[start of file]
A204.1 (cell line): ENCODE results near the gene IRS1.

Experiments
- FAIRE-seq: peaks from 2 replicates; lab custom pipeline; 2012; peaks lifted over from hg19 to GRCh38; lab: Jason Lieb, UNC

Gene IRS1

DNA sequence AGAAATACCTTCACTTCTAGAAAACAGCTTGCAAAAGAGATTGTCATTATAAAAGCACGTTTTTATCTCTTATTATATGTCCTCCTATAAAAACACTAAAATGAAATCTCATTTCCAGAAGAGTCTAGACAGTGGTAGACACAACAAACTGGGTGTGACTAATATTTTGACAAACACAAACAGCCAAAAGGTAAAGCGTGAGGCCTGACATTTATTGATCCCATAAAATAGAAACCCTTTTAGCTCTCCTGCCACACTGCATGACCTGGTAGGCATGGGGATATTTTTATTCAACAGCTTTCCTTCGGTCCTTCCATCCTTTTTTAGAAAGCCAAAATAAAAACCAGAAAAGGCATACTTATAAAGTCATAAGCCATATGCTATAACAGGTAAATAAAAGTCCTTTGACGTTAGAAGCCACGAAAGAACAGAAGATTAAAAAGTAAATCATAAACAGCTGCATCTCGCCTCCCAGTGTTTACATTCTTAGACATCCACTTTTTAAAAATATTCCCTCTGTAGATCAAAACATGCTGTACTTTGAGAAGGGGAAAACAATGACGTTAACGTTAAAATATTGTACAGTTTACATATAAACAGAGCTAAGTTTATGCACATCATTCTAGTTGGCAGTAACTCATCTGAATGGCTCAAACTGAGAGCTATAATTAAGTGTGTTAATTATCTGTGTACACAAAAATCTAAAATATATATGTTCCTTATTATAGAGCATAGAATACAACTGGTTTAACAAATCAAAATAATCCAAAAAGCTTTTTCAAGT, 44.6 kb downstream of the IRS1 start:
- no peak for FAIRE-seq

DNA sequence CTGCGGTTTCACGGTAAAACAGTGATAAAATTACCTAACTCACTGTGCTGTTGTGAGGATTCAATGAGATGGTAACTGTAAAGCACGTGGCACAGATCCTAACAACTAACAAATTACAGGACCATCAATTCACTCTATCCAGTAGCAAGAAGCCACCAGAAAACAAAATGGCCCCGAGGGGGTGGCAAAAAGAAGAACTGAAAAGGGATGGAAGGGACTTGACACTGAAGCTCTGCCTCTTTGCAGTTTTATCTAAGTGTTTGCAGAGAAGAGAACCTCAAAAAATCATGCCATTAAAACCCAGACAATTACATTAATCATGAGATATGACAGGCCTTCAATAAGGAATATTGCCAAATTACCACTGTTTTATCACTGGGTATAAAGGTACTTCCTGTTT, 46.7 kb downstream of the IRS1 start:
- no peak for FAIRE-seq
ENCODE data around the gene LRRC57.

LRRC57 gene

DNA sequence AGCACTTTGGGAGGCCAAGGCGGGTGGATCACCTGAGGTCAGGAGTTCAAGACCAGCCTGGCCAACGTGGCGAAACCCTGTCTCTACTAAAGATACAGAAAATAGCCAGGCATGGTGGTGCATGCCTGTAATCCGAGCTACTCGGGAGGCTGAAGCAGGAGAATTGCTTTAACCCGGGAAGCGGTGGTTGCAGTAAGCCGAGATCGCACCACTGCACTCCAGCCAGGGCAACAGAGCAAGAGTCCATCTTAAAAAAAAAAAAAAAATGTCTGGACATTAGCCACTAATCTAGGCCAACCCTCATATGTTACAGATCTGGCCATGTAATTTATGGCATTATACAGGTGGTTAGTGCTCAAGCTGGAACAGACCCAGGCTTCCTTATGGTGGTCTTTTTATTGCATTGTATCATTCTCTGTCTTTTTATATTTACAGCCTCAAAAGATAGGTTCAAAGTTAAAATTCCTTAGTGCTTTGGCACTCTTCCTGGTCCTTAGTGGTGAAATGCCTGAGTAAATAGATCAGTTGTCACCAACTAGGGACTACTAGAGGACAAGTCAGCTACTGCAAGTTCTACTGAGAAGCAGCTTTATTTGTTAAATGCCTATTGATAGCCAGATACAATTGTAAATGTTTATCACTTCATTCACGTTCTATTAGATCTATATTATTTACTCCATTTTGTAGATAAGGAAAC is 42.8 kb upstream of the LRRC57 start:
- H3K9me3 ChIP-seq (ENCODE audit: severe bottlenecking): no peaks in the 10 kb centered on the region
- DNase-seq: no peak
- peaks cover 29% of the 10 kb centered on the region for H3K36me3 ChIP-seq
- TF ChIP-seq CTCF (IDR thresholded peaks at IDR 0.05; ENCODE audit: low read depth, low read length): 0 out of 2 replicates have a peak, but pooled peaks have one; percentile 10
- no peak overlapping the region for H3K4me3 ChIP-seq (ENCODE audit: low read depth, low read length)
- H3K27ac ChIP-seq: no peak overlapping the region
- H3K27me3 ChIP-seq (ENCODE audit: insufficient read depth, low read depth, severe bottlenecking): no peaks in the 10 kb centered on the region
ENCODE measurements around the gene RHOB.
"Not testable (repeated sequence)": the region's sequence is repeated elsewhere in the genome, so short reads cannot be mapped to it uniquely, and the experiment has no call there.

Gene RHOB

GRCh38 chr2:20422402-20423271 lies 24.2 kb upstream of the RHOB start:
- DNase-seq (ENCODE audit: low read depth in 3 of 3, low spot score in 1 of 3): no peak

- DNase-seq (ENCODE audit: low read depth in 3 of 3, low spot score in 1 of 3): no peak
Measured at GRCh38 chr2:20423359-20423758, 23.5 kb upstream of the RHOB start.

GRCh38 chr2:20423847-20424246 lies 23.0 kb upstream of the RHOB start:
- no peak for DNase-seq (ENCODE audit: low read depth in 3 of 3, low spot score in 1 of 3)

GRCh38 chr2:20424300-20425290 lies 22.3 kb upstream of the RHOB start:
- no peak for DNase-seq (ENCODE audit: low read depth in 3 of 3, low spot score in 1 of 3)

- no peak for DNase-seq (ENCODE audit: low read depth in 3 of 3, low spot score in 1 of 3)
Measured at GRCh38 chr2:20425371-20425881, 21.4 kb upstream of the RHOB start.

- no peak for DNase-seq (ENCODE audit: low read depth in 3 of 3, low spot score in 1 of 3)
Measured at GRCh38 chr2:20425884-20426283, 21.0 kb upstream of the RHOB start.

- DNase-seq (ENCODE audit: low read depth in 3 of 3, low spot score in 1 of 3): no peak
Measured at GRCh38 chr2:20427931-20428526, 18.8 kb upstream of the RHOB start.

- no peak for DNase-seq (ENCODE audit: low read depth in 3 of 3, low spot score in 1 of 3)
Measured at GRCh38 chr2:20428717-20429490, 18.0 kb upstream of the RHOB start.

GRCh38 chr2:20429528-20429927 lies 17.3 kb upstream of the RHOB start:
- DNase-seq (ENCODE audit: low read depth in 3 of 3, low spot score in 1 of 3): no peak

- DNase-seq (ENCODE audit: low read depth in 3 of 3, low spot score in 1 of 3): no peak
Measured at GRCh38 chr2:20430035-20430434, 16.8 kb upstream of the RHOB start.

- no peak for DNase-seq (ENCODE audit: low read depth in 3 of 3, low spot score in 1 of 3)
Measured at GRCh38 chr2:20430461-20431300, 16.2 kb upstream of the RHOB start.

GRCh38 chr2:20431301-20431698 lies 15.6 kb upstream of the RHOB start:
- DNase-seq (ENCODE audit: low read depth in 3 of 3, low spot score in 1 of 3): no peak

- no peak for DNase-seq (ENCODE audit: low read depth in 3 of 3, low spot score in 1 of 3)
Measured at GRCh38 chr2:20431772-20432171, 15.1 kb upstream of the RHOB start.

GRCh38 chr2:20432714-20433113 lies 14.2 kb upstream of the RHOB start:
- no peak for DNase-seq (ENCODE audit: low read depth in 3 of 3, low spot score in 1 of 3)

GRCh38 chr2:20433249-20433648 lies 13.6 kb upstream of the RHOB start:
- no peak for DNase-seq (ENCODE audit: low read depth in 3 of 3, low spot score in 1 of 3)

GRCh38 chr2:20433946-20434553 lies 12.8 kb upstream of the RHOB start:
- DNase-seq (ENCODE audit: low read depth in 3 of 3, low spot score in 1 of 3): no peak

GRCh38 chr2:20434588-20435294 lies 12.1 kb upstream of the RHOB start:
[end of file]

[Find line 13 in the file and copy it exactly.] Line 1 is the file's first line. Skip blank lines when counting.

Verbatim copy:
- DNase-seq: no peak